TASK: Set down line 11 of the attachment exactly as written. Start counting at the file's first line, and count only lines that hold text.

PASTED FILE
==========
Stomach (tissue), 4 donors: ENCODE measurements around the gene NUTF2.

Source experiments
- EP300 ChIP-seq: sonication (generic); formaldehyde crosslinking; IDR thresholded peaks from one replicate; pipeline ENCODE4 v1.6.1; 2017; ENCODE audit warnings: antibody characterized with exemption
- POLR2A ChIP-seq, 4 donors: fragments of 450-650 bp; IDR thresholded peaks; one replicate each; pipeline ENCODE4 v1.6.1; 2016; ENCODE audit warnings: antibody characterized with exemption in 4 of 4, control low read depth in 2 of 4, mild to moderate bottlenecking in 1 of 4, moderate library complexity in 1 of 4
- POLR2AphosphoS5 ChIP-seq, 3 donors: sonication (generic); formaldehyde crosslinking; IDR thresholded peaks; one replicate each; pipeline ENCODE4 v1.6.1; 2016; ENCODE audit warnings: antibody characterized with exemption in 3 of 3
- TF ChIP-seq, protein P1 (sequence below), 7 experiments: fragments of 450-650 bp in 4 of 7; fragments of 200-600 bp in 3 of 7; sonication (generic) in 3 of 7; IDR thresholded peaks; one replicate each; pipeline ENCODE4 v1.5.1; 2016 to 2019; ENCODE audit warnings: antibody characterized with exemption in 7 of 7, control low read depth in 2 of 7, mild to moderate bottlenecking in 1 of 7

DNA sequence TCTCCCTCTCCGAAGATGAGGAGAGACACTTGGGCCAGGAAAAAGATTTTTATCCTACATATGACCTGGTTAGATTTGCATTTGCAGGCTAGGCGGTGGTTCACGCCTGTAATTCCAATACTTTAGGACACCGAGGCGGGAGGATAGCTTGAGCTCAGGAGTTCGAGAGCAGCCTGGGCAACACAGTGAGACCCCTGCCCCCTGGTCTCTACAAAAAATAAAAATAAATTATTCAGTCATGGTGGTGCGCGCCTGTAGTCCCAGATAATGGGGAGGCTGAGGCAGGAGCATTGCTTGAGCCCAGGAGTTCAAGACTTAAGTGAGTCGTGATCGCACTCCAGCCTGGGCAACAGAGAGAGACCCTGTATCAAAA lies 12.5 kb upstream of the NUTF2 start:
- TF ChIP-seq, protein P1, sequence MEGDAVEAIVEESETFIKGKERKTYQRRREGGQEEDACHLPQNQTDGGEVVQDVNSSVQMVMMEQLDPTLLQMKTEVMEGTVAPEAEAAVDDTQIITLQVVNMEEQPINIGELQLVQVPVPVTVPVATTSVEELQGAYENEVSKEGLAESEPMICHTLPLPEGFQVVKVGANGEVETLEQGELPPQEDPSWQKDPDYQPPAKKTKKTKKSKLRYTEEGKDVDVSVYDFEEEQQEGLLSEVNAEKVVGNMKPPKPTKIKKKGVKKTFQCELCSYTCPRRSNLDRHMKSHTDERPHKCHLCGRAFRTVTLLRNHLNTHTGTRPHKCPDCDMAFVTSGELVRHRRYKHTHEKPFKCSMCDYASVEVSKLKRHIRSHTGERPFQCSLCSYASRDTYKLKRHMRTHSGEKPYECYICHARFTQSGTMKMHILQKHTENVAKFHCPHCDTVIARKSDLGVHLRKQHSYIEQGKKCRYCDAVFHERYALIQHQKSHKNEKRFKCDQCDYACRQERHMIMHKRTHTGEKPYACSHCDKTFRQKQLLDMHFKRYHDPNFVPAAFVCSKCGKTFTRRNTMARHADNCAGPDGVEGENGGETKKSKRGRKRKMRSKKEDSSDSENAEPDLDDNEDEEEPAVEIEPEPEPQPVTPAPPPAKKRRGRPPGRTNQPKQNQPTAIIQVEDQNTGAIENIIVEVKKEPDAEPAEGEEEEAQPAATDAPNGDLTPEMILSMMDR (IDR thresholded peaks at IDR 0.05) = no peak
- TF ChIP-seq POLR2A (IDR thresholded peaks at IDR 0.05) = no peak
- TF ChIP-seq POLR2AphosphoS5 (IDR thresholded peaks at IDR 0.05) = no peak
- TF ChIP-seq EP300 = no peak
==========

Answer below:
- TF ChIP-seq EP300 = no peak